Recession schmecession, it's fall in New York and that means bar openings, people! Not since June, which saw the openings of Fort Defiance and Ward III, has there been so many new cocktail menus and plush seating to try out. While I have plans to hit up Highlands, Henry Public, and the bars at Crosby Street Hotel and Ace Hotel (plus a brand-spanking new bar you probably haven't heard about yet), there are two joints where I recently caught a whiff of new bar smell, Bar Celona in Williamsburg and Summit Bar in Alphabet City. Both are lookers, both have savory-centric cocktails, and both are keepers, in my opinion.
Bar Celona, on South 4th Street between Bedford Avenue and Berry Street, is a swanky, noiresque enclave in a neighborhood full of grungy pubs and cafes. A Spanish tapas and cocktail lounge, the space is the vision of Cynthia Diaz, a fashionista who grew up in the restaurant industry. The Hollywood Regency-style decor, which Diaz designed with her mother, is simply stunning--gold lion wall decals, leopard-print salon seating, glass-enclosed fireplace--but what's really impressive is the cocktail menu created by the Tippling Bros.
Tad Carducci and Paul Tanguay have put together a slew of sweet and savory drinks using Spanish ingredients--expect the menu to expand soon, according to bartender Frank Cisneros. The cocktail menu is divided into three categories: "G y Ts" (variations on gin and tonics, Spain's most popular drink), "Gastros" (featuring savory culinary flavors), and "Variedades" (variety of ingredients).
I started off with the "Paellarinha" ($11), a "gastro" drink that included Leblon cachaca, fino sherry, red bell pepper/saffron syrup, and lemon juice. I'm usually not a fan of bell peppers, but this drink was incredibly refreshing and the paella-inspired flavors made it a justifiable appetizer. Next, Frank offered me a special off-menu cocktail, a "Burnt Caipirinha." He torched some demerara sugar with an alcohol-filled atomizer before muddling in limes and adding Leblon. The drink had a nice toasted caramel flavor and the fire show was definitely a conversation piece. Lastly, while I nibbled on dates stuffed with Mahon cheese and wrapped in Serrano ham, I sipped down a "Sea Monkey." One of the gin and tonics, this cocktail called for Plymouth Gin, celery/apple juice, lemon juice, Anise del Mono, Fever Tree tonic water, and a fennel salt rim. Since I am a fan of all things celery, I quickly made it disappear. It was hard to choose from this menu--all of the drinks sound amazing. Next time, I think I'll try the "Missionary's Position" (for a change, wink, wink), with reposado tequila, Rioja pear syrup, falernum, and ginger. Take note that Bar Celona is closed on Mondays.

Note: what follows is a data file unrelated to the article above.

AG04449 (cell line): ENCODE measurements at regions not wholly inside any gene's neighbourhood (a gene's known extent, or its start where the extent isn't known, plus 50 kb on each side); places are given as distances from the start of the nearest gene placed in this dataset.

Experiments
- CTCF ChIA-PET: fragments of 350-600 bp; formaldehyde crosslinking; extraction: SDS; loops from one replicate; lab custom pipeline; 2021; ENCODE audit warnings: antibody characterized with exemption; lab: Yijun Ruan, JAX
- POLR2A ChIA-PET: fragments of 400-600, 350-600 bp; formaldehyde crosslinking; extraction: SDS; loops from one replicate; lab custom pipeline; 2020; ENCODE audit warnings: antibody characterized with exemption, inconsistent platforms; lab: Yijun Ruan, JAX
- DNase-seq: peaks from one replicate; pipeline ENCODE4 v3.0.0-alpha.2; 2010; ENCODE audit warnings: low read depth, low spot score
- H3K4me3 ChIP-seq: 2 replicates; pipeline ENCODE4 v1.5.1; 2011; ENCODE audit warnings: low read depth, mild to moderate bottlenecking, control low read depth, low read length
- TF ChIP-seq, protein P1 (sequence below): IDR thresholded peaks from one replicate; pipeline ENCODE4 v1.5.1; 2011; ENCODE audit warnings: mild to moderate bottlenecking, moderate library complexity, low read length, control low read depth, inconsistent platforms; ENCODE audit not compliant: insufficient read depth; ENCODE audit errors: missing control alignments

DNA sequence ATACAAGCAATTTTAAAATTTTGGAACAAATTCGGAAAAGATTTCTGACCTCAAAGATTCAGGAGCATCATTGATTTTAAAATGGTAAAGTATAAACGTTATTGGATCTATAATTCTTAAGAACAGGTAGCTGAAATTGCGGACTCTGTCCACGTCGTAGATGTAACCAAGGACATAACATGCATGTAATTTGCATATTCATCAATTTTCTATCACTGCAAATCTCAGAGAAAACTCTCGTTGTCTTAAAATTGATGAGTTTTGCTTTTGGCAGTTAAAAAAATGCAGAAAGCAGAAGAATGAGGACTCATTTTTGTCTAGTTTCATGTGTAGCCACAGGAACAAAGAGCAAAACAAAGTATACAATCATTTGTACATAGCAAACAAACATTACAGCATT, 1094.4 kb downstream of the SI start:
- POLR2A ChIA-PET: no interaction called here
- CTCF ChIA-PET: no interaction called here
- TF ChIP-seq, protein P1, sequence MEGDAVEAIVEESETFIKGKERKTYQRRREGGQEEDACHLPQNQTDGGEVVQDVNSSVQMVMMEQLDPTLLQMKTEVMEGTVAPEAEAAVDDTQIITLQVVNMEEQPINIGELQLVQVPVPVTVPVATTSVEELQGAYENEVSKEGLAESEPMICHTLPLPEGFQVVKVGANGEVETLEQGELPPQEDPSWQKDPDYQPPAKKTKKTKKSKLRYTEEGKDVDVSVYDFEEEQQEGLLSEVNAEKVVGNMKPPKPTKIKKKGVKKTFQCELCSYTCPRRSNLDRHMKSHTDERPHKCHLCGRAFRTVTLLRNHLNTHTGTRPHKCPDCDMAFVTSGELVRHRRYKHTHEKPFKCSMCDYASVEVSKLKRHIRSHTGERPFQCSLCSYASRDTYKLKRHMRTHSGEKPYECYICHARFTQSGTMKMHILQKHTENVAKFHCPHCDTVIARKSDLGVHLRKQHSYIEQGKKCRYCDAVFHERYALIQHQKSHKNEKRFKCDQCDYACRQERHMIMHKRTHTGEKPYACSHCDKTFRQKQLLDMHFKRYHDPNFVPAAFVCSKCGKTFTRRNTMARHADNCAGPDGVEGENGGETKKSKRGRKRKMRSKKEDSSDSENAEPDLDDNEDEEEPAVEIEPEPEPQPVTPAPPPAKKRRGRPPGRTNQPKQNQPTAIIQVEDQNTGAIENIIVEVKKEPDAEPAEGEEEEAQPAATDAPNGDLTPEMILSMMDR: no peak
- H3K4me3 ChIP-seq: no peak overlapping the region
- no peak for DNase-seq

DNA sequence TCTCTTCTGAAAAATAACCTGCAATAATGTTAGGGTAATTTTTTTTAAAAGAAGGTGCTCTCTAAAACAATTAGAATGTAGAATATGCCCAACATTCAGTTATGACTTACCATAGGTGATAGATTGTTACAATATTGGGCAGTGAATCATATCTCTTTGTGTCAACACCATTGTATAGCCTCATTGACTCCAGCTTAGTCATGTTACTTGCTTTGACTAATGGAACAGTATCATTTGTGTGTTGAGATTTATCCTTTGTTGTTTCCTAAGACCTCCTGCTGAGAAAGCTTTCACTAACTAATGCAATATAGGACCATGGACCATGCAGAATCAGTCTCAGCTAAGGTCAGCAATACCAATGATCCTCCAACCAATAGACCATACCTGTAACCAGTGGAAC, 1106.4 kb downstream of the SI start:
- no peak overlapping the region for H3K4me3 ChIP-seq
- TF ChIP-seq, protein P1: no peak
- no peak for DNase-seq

Summit Bar, on Avenue C between 8th and 9th Streets, also features plush seating and chandeliers, but the brick wall interior and laid-back East Village vibe offers a balance that has attracted a sizable following (and even a mention in The New York Times). Co-owned by Greg Seider, who created the cocktail menu at Minetta Tavern, Summit features a mix of "Classic" cocktails (Tom Collins, French 75, Vesper, Dark and Stormy, Daiquiri) and "Alchemist" drinks which exhibit Seider's culinary-inspired mixology skills. I had a "Shu Jam Fizz" ($12), a combination of DH Krahn Gin, apricot jam, fennel-infused syrup, peach bitters, lemon juice, and club soda. The apricot jam married perfectly with the gin and anise flavors of the fennel and was not cloyingly sweet.
I wish I could have stayed for more drinks at Summit Bar, like "The Gov'ner"--Yamazaki 12 year whisky, toasted cardamom-infused agave syrup, Japanese yuzu, and fresh orange juice. I did, however, get to scope the cabana-style back patio, which will be a neighborhood destination once the mercury reverses. Summit also offers a small menu of charcuterie, with more options coming soon.